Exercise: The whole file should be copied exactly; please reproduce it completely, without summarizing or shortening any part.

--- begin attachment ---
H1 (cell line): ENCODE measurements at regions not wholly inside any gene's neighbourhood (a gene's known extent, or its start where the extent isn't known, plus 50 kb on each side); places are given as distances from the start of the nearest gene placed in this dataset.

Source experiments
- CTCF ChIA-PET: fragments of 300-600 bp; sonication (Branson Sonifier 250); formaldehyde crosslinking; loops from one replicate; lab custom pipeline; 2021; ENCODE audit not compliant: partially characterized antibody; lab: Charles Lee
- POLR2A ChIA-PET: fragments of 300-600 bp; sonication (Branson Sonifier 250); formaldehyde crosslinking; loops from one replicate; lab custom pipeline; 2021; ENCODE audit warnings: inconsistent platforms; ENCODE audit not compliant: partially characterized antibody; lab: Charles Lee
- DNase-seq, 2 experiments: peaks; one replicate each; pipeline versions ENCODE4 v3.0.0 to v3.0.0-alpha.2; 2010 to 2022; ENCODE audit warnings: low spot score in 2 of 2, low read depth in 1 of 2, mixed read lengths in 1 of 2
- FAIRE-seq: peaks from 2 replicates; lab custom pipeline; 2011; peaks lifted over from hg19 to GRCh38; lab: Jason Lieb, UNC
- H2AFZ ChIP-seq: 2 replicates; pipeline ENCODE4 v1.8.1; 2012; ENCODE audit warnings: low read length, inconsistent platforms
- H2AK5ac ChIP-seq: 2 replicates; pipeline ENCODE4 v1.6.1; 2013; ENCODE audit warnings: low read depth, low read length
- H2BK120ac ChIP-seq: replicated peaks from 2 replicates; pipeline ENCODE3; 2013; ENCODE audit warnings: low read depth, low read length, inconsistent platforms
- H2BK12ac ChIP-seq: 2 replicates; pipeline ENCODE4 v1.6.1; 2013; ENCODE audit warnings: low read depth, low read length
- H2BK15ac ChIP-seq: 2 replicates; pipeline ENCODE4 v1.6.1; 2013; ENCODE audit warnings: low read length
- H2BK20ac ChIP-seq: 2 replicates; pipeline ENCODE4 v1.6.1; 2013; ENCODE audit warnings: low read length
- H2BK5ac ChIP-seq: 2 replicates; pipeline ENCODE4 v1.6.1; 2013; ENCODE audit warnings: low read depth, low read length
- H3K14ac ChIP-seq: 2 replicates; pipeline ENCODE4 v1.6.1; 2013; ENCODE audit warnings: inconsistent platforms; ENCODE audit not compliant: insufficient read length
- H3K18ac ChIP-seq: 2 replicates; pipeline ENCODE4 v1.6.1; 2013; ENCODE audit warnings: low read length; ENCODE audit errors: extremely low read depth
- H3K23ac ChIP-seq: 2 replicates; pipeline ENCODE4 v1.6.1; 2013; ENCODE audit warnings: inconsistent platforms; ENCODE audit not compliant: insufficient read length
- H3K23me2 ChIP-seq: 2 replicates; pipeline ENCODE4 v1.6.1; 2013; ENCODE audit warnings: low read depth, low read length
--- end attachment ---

H1 (cell line): ENCODE measurements at regions not wholly inside any gene's neighbourhood (a gene's known extent, or its start where the extent isn't known, plus 50 kb on each side); places are given as distances from the start of the nearest gene placed in this dataset.

Source experiments
- CTCF ChIA-PET: fragments of 300-600 bp; sonication (Branson Sonifier 250); formaldehyde crosslinking; loops from one replicate; lab custom pipeline; 2021; ENCODE audit not compliant: partially characterized antibody; lab: Charles Lee
- POLR2A ChIA-PET: fragments of 300-600 bp; sonication (Branson Sonifier 250); formaldehyde crosslinking; loops from one replicate; lab custom pipeline; 2021; ENCODE audit warnings: inconsistent platforms; ENCODE audit not compliant: partially characterized antibody; lab: Charles Lee
- DNase-seq, 2 experiments: peaks; one replicate each; pipeline versions ENCODE4 v3.0.0 to v3.0.0-alpha.2; 2010 to 2022; ENCODE audit warnings: low spot score in 2 of 2, low read depth in 1 of 2, mixed read lengths in 1 of 2
- FAIRE-seq: peaks from 2 replicates; lab custom pipeline; 2011; peaks lifted over from hg19 to GRCh38; lab: Jason Lieb, UNC
- H2AFZ ChIP-seq: 2 replicates; pipeline ENCODE4 v1.8.1; 2012; ENCODE audit warnings: low read length, inconsistent platforms
- H2AK5ac ChIP-seq: 2 replicates; pipeline ENCODE4 v1.6.1; 2013; ENCODE audit warnings: low read depth, low read length
- H2BK120ac ChIP-seq: replicated peaks from 2 replicates; pipeline ENCODE3; 2013; ENCODE audit warnings: low read depth, low read length, inconsistent platforms
- H2BK12ac ChIP-seq: 2 replicates; pipeline ENCODE4 v1.6.1; 2013; ENCODE audit warnings: low read depth, low read length
- H2BK15ac ChIP-seq: 2 replicates; pipeline ENCODE4 v1.6.1; 2013; ENCODE audit warnings: low read length
- H2BK20ac ChIP-seq: 2 replicates; pipeline ENCODE4 v1.6.1; 2013; ENCODE audit warnings: low read length
- H2BK5ac ChIP-seq: 2 replicates; pipeline ENCODE4 v1.6.1; 2013; ENCODE audit warnings: low read depth, low read length
- H3K14ac ChIP-seq: 2 replicates; pipeline ENCODE4 v1.6.1; 2013; ENCODE audit warnings: inconsistent platforms; ENCODE audit not compliant: insufficient read length
- H3K18ac ChIP-seq: 2 replicates; pipeline ENCODE4 v1.6.1; 2013; ENCODE audit warnings: low read length; ENCODE audit errors: extremely low read depth
- H3K23ac ChIP-seq: 2 replicates; pipeline ENCODE4 v1.6.1; 2013; ENCODE audit warnings: inconsistent platforms; ENCODE audit not compliant: insufficient read length
- H3K23me2 ChIP-seq: 2 replicates; pipeline ENCODE4 v1.6.1; 2013; ENCODE audit warnings: low read depth, low read length